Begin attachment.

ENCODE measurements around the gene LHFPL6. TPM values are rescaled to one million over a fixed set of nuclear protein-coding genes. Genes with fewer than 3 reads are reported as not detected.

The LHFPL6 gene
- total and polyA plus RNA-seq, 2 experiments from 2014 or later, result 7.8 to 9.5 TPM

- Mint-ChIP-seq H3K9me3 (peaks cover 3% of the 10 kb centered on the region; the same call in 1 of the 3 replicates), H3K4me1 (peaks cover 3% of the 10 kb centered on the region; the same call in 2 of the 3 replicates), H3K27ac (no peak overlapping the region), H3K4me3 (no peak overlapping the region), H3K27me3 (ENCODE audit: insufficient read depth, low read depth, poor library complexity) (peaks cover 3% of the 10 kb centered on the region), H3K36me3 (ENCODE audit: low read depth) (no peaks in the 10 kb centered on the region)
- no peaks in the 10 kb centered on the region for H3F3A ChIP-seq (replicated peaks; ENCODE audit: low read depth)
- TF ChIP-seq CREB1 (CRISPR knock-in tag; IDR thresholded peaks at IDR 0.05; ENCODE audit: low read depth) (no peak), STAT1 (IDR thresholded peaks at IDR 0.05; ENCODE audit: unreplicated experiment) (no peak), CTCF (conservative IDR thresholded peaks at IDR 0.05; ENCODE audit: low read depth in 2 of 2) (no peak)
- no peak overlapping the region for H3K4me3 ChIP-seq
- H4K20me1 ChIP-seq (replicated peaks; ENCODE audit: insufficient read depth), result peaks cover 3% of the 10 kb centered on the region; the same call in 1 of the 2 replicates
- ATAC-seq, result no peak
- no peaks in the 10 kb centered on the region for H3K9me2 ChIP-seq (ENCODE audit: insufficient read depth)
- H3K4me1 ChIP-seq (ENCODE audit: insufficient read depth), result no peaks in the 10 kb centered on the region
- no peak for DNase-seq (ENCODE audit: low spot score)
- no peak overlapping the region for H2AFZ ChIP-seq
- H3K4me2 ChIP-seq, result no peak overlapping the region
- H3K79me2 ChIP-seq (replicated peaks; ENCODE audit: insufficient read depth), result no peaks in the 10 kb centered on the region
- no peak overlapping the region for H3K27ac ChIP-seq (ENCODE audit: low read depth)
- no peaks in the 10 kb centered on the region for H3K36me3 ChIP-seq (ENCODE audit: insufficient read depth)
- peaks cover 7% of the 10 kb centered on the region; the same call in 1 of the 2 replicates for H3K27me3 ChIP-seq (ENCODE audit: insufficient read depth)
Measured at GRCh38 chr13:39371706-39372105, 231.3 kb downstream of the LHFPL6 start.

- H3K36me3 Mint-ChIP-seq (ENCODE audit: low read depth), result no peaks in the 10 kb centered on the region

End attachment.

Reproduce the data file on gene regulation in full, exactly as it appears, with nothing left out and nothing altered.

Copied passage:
ENCODE measurements around the gene LHFPL6. TPM values are rescaled to one million over a fixed set of nuclear protein-coding genes. Genes with fewer than 3 reads are reported as not detected.

The LHFPL6 gene
- total and polyA plus RNA-seq, 2 experiments from 2014 or later, result 7.8 to 9.5 TPM

- Mint-ChIP-seq H3K9me3 (peaks cover 3% of the 10 kb centered on the region; the same call in 1 of the 3 replicates), H3K4me1 (peaks cover 3% of the 10 kb centered on the region; the same call in 2 of the 3 replicates), H3K27ac (no peak overlapping the region), H3K4me3 (no peak overlapping the region), H3K27me3 (ENCODE audit: insufficient read depth, low read depth, poor library complexity) (peaks cover 3% of the 10 kb centered on the region), H3K36me3 (ENCODE audit: low read depth) (no peaks in the 10 kb centered on the region)
- no peaks in the 10 kb centered on the region for H3F3A ChIP-seq (replicated peaks; ENCODE audit: low read depth)
- TF ChIP-seq CREB1 (CRISPR knock-in tag; IDR thresholded peaks at IDR 0.05; ENCODE audit: low read depth) (no peak), STAT1 (IDR thresholded peaks at IDR 0.05; ENCODE audit: unreplicated experiment) (no peak), CTCF (conservative IDR thresholded peaks at IDR 0.05; ENCODE audit: low read depth in 2 of 2) (no peak)
- no peak overlapping the region for H3K4me3 ChIP-seq
- H4K20me1 ChIP-seq (replicated peaks; ENCODE audit: insufficient read depth), result peaks cover 3% of the 10 kb centered on the region; the same call in 1 of the 2 replicates
- ATAC-seq, result no peak
- no peaks in the 10 kb centered on the region for H3K9me2 ChIP-seq (ENCODE audit: insufficient read depth)
- H3K4me1 ChIP-seq (ENCODE audit: insufficient read depth), result no peaks in the 10 kb centered on the region
- no peak for DNase-seq (ENCODE audit: low spot score)
- no peak overlapping the region for H2AFZ ChIP-seq
- H3K4me2 ChIP-seq, result no peak overlapping the region
- H3K79me2 ChIP-seq (replicated peaks; ENCODE audit: insufficient read depth), result no peaks in the 10 kb centered on the region
- no peak overlapping the region for H3K27ac ChIP-seq (ENCODE audit: low read depth)
- no peaks in the 10 kb centered on the region for H3K36me3 ChIP-seq (ENCODE audit: insufficient read depth)
- peaks cover 7% of the 10 kb centered on the region; the same call in 1 of the 2 replicates for H3K27me3 ChIP-seq (ENCODE audit: insufficient read depth)
Measured at GRCh38 chr13:39371706-39372105, 231.3 kb downstream of the LHFPL6 start.

- H3K36me3 Mint-ChIP-seq (ENCODE audit: low read depth), result no peaks in the 10 kb centered on the region